Knowing how to light an emergency fire without starting aids is a great skill that should be learned. But, its quicker and safer to carry an aid of some kind.
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#161090 - 01/25/12 09:13 AM Re: Firestarting Tips Techniques? [Re: billstephenson]
finallyME Offline
member

Registered: 09/24/07
Posts: 2710
Loc: Utah
Originally Posted By billstephenson
Quote:
You can do it with a small folding saw, if you know the trick.


Well.... What's the trick?? laugh


First you have to make a wedge and a baton. The wedge can be made from wood, or a rock. Then you use the saw to saw a split that you will place the wedge in, and then pound the wedge with a baton.
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#161093 - 01/25/12 09:37 AM Re: Firestarting Tips Techniques? [Re: finallyME]
Dryer Offline

Moderator

Registered: 12/05/02
Posts: 3591
Loc: Texas
Quote:
Then you use the saw to saw a split that you will place the wedge in, and then pound the wedge with a baton.


Is this for splitting logs or making fire? I was hoping for a fancy way to start a fire with a saw.
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#161095 - 01/25/12 09:45 AM Re: Firestarting Tips Techniques? [Re: finallyME]
phat Offline
Moderator

Registered: 06/24/07
Posts: 4107
Loc: Alberta, Canada
Originally Posted By finallyME

First you have to make a wedge and a baton. The wedge can be made from wood, or a rock. Then you use the saw to saw a split that you will place the wedge in, and then pound the wedge with a baton.


I do this with a knife. baton the knife into it with the grain and then follow the knife with the wedge, as the wedge opens the wood, pull the knife out, and just continue to whack the wedge till the wood comes apart. Can use one wedge or start with a small one and work up. Good way to split clean grain stuff to get at dry wood inside.

You do need a full haft knife for it. I've also seen it done by someone who carried an old handleless meat cleaver for this purpose.
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#161097 - 01/25/12 09:54 AM Re: Firestarting Tips Techniques? [Re: phat]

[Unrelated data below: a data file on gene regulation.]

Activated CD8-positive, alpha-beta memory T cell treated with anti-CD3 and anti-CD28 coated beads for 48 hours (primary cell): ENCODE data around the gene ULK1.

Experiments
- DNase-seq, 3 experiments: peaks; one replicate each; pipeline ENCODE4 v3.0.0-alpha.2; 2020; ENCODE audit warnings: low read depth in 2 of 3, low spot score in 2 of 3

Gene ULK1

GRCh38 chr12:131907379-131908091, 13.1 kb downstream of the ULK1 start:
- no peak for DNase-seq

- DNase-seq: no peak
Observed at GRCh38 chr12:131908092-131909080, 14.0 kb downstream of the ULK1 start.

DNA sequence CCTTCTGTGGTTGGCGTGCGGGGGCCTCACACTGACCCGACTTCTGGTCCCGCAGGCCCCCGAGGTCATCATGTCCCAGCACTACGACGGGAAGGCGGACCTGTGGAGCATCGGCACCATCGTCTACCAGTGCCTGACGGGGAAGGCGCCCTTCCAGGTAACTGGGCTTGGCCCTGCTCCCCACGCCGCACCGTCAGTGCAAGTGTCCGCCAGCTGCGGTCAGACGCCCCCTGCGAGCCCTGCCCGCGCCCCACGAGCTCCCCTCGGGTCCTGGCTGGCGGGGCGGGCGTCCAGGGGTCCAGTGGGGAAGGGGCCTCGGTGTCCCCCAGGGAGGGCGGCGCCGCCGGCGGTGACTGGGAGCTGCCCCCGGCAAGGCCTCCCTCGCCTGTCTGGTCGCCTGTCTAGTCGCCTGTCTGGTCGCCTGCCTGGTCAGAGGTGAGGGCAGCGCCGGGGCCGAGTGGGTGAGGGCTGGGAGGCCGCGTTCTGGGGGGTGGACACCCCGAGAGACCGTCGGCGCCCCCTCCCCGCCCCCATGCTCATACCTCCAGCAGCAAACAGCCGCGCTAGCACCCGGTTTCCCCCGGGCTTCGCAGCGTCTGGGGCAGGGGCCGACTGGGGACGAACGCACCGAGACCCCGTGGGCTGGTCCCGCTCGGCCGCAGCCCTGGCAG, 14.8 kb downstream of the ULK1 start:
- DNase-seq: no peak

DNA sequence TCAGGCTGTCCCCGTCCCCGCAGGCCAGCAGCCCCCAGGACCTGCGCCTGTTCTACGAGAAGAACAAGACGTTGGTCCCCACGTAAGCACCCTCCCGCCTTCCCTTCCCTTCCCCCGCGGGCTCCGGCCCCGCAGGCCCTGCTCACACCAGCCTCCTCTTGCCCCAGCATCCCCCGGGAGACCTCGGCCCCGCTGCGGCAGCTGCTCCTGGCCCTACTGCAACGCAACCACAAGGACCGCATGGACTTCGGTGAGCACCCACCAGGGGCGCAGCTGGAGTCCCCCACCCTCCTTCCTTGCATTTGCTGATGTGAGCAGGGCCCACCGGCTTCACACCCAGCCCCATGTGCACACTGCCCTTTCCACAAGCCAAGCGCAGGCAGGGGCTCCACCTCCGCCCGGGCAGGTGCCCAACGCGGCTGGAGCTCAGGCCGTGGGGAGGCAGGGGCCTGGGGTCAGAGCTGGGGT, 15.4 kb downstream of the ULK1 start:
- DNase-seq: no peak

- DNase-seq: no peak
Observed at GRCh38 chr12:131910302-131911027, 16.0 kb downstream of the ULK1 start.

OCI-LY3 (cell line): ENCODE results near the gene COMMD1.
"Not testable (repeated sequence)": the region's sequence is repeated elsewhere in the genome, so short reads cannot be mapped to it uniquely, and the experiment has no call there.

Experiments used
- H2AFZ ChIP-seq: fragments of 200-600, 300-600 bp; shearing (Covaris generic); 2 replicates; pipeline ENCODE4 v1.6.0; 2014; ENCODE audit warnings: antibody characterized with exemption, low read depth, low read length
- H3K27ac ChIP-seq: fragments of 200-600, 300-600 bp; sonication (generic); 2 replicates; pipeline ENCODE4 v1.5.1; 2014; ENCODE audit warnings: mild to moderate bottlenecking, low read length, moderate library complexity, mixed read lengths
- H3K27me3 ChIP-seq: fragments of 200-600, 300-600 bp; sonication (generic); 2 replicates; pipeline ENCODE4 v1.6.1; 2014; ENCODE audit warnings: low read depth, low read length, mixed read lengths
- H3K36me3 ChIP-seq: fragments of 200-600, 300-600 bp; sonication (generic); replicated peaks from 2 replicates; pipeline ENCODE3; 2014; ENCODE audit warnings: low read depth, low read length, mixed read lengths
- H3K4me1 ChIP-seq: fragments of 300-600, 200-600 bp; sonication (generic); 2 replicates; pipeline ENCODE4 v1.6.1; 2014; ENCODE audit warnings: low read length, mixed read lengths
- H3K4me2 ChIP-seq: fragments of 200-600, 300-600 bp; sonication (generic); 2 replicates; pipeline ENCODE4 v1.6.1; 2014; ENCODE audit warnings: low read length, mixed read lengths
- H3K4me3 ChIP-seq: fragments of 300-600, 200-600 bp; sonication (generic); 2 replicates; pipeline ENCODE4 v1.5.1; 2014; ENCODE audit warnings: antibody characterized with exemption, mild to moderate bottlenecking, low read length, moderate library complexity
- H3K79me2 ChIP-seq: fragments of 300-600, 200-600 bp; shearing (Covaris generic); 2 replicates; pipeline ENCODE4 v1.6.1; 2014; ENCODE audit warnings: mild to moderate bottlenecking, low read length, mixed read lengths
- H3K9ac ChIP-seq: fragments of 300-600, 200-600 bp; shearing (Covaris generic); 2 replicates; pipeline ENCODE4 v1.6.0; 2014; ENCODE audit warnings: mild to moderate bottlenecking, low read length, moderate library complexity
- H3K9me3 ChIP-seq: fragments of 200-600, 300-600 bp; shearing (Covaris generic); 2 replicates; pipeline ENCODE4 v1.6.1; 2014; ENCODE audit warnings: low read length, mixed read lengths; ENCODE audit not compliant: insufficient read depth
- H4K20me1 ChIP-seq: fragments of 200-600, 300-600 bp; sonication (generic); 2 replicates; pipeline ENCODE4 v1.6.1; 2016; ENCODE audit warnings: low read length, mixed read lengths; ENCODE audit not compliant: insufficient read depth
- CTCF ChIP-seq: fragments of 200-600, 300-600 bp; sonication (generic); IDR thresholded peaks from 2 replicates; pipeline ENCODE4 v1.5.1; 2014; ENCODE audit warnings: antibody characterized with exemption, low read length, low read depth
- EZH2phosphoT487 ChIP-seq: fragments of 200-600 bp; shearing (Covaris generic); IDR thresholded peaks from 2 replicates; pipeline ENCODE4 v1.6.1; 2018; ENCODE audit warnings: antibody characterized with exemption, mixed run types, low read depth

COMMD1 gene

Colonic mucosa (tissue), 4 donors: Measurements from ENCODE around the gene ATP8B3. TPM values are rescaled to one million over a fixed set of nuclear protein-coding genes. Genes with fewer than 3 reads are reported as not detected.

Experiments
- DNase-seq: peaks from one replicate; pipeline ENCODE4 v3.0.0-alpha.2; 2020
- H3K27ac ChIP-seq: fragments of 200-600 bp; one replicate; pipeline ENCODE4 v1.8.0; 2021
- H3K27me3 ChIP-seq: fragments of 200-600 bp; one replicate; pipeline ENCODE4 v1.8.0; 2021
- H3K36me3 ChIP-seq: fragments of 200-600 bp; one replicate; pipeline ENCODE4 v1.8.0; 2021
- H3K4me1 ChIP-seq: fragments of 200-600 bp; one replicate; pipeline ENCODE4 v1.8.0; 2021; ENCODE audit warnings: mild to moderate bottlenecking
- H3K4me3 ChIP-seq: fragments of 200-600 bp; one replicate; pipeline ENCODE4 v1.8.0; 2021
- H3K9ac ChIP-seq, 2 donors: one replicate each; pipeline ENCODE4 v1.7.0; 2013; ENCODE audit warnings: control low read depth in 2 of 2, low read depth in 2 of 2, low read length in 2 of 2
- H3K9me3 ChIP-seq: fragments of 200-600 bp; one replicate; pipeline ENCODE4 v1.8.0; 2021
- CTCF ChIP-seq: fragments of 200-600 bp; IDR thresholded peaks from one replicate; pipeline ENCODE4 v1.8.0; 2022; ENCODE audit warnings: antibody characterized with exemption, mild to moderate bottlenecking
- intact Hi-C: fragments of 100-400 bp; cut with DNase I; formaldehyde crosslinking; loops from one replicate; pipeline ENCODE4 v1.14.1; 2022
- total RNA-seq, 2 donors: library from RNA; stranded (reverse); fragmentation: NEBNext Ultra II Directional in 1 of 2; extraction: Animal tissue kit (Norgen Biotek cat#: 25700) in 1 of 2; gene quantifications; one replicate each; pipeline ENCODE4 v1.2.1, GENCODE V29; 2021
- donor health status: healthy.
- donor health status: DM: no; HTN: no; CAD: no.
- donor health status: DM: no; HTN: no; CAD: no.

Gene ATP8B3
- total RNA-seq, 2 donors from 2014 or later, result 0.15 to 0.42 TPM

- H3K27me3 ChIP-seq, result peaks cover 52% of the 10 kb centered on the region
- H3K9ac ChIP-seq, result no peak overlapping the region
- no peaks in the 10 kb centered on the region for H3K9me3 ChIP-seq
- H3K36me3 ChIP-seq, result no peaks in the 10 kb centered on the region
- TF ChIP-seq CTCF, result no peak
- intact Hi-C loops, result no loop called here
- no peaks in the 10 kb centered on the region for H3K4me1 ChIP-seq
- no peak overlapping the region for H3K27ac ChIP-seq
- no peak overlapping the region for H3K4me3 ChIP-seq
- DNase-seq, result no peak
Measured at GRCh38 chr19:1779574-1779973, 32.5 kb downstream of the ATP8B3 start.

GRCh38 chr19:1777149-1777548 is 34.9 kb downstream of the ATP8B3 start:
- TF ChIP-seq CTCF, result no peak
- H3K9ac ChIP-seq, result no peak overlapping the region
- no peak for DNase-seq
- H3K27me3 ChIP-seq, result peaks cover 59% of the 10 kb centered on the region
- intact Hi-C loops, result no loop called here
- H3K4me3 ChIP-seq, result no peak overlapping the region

phat Offline
Moderator

Registered: 06/24/07
Posts: 4107
Loc: Alberta, Canada
Originally Posted By phat
Originally Posted By finallyME

First you have to make a wedge and a baton. The wedge can be made from wood, or a rock. Then you use the saw to saw a split that you will place the wedge in, and then pound the wedge with a baton.


I do this with a knife. baton the knife into it with the grain and then follow the knife with the wedge, as the wedge opens the wood, pull the knife out, and just continue to whack the wedge till the wood comes apart. Can use one wedge or start with a small one and work up. Good way to split clean grain stuff to get at dry wood inside.

You do need a full haft knife for it. I've also seen it done by someone who carried an old handleless meat cleaver for this purpose.


Which does get to what I do, if it's really awful out.

I find tinder, usually spanish moss or fine twigs underside of conifers. If there is birch - great, find a dead one. if there is cedar, get under the wet outside layer of bark and scrape with knife or rock, the resulting shaved bark is really good. cattails? awesome. dry grass, workable but hard to find when it's pouring out. Now, really, if I'm outside and know I will have to do this, I am preparing ahead of time and picking up these materiels as I walk. It's a rare thing that I all of a sudden decide "oh I need to make a fire" in the middle of a rainstorm and have *nothing*" So I usually have *some* bits of workable tinder
with me. Frankly, I almost always have a bic lighter. In the winter I may be doing this with dryer lint and a ferrocium sparker. Either way I need the rest of the stuff.

If I can find enough dry small stuff under conifers, or deadfall, break it off and get a good enough pile to get good and hot, and get it going. Once the fire's hot enough I can add wood that's wet on the outside and it will self sustain, but I need enough dry stuff first to get a decent little fire going with some coals and staying power.

If I can't find this by looking around. I will likely find some straight grain dry wood and split it as above. This make take some time, so anything I can find of small twigs or dead stuff that's dry from the underside of conifers will speed the process, but if I have to I'm splitting my way down to twigs for some of it. the key here is really to get to dry stuff.

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#161098 - 01/25/12 10:28 AM Re: Firestarting Tips Techniques? [Re: phat]
Dave H Offline
member